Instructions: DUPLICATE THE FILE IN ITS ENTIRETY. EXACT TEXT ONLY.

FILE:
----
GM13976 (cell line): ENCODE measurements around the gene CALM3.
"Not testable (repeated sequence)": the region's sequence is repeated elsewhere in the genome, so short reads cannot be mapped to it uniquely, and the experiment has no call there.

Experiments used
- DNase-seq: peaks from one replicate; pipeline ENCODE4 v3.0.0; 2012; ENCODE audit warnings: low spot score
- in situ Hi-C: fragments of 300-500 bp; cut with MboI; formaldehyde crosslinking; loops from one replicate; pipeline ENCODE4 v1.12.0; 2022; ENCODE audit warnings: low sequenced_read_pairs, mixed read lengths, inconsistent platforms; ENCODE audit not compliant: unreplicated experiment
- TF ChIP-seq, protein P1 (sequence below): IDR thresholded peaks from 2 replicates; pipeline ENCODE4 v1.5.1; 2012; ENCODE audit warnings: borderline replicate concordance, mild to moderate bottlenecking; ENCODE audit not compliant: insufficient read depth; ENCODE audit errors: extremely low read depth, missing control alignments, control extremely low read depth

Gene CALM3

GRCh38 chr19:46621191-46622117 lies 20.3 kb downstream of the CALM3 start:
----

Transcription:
GM13976 (cell line): ENCODE measurements around the gene CALM3.
"Not testable (repeated sequence)": the region's sequence is repeated elsewhere in the genome, so short reads cannot be mapped to it uniquely, and the experiment has no call there.

Experiments used
- DNase-seq: peaks from one replicate; pipeline ENCODE4 v3.0.0; 2012; ENCODE audit warnings: low spot score
- in situ Hi-C: fragments of 300-500 bp; cut with MboI; formaldehyde crosslinking; loops from one replicate; pipeline ENCODE4 v1.12.0; 2022; ENCODE audit warnings: low sequenced_read_pairs, mixed read lengths, inconsistent platforms; ENCODE audit not compliant: unreplicated experiment
- TF ChIP-seq, protein P1 (sequence below): IDR thresholded peaks from 2 replicates; pipeline ENCODE4 v1.5.1; 2012; ENCODE audit warnings: borderline replicate concordance, mild to moderate bottlenecking; ENCODE audit not compliant: insufficient read depth; ENCODE audit errors: extremely low read depth, missing control alignments, control extremely low read depth

Gene CALM3

GRCh38 chr19:46621191-46622117 lies 20.3 kb downstream of the CALM3 start: